(g) 1 Thessalonians 2.14-15: In Greek “the Jews” are mentioned only in Verse 14, but restructuring for clarity of pronominal references is difficult to accomplish for the average reader. However, this passage reads as follows in the CEV “14And so, you were mistreated by your own people, in the same way that they were mistreated by their people. “Those evil people killed the Lord Jesus and the prophets… They keep us from speaking …” By this restructuring the reference is clear, but “the Jews” are left implicit.
(h) Revelation 2.9, 3.19: These two may be listed together, since the subject matter is essentially the same. The phrase under consideration is “who claim to be Jews.” It was felt that the real force of these words could be both faithfully and forcefully rendered as “who claim to be God’s people.”
“Jewish Meeting Place”
Although synagogue is a fairly well-known word, it is almost impossible to “sound out” by persons unfamiliar with biblical jargon, and so it is not used in the Contemporary English Version (CEV). Instead, the Greek word is translated “Jewish meeting place” or “Jewish meeting,” depending upon the context. This means the “Jewish” could possibly occur more often in the CEV than in some other translations, but not in contexts where it is likely to incite anti-Jewish sentiments. For example, Mark 1.21, 23 is translated as follows:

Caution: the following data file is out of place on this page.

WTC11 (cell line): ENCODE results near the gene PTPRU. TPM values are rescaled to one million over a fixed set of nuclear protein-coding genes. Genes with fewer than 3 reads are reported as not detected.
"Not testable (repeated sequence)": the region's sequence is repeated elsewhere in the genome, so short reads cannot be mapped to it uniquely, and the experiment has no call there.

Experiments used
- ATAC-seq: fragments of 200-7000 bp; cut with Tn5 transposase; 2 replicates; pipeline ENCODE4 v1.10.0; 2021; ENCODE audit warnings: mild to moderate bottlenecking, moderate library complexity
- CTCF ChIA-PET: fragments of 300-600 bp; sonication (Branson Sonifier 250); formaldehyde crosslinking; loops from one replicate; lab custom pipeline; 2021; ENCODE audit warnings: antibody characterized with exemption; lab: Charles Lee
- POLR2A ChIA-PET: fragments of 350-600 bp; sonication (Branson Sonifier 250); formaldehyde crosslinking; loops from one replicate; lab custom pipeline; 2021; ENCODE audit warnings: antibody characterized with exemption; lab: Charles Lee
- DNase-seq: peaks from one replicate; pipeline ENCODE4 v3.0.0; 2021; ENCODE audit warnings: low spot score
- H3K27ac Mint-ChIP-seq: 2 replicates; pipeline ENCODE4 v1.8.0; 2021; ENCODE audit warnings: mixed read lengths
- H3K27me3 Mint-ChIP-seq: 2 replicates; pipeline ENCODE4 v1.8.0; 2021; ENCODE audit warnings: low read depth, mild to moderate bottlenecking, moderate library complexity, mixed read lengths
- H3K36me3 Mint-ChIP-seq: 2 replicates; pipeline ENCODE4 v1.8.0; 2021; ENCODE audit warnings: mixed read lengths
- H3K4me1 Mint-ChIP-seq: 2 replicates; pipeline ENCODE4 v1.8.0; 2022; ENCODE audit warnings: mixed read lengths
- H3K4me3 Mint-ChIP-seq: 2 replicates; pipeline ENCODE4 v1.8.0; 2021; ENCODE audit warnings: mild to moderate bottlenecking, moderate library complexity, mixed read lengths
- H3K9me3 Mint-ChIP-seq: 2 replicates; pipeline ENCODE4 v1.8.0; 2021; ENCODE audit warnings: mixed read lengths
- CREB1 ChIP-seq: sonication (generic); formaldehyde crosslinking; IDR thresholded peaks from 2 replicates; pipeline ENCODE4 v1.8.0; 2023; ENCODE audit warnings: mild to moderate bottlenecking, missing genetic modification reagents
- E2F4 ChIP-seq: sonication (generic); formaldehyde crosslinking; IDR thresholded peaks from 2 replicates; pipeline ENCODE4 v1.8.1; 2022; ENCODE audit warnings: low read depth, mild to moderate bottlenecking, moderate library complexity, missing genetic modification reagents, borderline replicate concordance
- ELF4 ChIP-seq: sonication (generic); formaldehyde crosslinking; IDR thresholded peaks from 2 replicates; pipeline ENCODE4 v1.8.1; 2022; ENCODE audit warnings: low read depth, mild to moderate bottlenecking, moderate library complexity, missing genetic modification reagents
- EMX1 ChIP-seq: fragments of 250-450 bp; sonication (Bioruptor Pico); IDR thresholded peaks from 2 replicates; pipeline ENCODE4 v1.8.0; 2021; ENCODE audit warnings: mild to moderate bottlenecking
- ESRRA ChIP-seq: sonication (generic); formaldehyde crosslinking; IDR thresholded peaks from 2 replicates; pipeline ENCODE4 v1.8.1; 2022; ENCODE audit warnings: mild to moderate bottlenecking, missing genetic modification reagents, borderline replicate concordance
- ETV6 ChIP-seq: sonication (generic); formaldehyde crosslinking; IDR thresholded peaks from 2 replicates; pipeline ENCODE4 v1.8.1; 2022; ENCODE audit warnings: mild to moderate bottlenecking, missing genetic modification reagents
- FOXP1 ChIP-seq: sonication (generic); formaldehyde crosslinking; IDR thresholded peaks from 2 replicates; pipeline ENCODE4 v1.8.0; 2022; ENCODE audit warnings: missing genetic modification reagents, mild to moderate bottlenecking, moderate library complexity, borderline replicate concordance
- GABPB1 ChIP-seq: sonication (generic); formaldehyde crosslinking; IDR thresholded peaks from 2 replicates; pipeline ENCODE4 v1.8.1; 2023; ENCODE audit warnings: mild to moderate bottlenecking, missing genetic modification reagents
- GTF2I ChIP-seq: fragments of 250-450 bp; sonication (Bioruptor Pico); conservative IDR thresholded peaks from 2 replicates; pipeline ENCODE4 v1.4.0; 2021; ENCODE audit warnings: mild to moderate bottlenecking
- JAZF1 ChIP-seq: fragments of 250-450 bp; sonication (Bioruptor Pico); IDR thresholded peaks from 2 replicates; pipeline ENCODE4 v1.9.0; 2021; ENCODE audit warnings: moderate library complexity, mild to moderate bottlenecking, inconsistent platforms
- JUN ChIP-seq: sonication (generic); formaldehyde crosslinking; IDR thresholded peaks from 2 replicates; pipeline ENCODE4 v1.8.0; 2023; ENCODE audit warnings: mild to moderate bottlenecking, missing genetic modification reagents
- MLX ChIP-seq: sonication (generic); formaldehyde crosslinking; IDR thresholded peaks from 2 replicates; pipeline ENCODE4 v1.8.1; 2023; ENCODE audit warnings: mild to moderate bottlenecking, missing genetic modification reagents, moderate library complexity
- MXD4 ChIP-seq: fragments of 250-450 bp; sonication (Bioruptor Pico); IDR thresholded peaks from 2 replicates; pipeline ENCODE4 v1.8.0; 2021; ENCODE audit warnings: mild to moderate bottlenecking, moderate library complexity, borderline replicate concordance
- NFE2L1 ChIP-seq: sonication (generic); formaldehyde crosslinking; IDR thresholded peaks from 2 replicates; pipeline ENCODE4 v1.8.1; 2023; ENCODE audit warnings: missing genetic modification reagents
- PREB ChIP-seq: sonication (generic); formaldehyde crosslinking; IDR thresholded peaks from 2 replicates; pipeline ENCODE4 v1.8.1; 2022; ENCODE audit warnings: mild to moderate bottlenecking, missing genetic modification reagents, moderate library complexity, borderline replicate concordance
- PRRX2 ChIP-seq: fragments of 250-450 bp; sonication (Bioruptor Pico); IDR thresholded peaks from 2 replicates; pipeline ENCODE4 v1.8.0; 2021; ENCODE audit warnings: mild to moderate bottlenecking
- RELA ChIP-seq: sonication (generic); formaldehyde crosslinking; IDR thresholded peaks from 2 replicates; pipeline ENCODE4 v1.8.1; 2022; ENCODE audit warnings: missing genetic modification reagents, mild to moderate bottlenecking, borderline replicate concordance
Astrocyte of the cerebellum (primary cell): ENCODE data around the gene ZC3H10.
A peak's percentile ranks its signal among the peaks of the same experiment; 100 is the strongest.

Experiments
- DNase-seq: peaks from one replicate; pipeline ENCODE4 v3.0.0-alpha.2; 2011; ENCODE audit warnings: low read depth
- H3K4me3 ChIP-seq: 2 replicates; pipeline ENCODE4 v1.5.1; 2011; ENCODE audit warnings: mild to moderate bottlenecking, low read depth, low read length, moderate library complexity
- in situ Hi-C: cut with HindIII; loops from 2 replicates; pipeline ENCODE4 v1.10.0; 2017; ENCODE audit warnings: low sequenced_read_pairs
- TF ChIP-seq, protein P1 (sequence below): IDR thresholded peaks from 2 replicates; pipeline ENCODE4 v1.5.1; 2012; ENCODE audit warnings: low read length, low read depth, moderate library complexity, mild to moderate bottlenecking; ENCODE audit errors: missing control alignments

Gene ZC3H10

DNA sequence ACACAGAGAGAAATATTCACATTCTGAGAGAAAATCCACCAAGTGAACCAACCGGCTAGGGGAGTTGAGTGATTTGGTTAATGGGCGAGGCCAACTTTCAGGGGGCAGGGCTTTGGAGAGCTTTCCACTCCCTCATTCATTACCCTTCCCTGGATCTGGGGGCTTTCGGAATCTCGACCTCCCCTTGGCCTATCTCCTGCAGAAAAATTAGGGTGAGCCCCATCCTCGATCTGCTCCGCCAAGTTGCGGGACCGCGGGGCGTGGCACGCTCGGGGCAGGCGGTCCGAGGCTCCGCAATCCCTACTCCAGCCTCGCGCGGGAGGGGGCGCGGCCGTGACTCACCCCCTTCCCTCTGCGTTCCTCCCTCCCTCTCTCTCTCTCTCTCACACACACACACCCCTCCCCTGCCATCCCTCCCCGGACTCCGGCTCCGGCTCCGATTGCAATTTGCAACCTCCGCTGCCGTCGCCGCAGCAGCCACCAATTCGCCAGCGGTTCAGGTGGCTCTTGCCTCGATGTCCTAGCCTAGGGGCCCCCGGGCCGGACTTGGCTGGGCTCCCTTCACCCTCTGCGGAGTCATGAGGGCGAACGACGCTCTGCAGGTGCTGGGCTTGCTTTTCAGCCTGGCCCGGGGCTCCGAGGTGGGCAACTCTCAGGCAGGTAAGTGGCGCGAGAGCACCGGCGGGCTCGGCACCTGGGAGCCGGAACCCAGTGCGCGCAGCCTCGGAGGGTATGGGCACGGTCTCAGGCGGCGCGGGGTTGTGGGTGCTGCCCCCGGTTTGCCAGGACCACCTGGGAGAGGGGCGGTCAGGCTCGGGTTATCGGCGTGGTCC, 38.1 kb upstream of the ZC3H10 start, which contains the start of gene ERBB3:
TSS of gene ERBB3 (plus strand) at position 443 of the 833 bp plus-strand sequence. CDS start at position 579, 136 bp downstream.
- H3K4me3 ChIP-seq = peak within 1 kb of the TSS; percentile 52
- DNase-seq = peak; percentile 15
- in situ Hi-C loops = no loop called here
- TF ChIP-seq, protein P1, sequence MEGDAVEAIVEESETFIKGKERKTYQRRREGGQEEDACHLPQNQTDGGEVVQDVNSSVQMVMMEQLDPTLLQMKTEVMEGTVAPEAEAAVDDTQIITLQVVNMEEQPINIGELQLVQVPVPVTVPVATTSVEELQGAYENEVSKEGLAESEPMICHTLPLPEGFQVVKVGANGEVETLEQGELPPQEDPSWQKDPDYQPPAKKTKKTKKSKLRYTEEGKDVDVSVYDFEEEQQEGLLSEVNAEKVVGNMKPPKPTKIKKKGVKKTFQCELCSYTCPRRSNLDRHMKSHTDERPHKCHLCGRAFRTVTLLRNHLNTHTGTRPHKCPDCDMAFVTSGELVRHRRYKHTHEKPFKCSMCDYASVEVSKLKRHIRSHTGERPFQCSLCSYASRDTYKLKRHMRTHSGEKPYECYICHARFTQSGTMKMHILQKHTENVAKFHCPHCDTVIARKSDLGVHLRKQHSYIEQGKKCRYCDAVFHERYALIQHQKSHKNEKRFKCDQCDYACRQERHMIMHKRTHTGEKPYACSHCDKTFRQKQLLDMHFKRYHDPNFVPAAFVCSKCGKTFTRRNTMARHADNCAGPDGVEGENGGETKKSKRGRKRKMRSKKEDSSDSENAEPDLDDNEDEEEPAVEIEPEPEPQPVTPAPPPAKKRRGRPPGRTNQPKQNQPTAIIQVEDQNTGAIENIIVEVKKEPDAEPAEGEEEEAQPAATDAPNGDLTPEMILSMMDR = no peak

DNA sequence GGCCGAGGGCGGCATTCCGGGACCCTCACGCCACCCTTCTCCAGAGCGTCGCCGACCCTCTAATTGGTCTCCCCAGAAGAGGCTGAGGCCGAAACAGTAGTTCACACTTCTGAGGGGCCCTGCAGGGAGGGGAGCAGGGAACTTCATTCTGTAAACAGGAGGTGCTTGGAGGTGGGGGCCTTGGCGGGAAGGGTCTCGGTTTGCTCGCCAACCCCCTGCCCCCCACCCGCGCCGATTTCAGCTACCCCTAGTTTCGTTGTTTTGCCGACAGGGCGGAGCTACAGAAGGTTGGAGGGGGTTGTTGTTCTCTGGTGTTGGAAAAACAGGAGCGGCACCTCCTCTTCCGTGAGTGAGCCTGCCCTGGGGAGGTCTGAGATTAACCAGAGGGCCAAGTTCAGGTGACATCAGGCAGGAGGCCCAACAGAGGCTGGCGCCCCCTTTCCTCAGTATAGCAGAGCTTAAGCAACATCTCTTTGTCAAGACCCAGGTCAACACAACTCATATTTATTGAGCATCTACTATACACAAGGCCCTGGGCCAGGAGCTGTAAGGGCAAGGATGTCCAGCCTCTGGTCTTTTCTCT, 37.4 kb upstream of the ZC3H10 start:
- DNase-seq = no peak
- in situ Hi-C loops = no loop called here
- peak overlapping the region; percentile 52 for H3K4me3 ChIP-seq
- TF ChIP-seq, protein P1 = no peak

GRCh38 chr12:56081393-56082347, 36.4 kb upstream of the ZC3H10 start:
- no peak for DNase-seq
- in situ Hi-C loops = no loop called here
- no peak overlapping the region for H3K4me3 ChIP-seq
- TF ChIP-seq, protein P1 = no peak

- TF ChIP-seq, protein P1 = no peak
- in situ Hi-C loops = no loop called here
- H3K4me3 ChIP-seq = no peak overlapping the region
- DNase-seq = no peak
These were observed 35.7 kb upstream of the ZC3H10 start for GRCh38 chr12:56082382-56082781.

Jesus and his disciples went to the town of Capemaum. Then on the next Sabbath he went into the Jewish meeting place and started teaching… Suddenly a man with an evil spirit in him entered the meeting place…
To have translated “meeting place” instead of “Jewish meeting place” following the mention of “Capernaum” in Verse 21 would have suggested to the uninitiated reader a town meeting of some sort. On the other hand, “meeting place” is all that is necessary in Verse 23, because it obviously refers back to the previously mentioned “Jewish meeting place.” Here — as in other places in the Gospels where “synagogue” is mentioned — it was felt that the use of “(Jewish) meeting place” in no way implied anything negative about the Jewish community of Jesus’ day. In fact, it reminds the reader that Jesus himself was a devout Jew, who regularly attended synagogue.
Barclay M. Newman
Senior Translations Officer, American Bible Society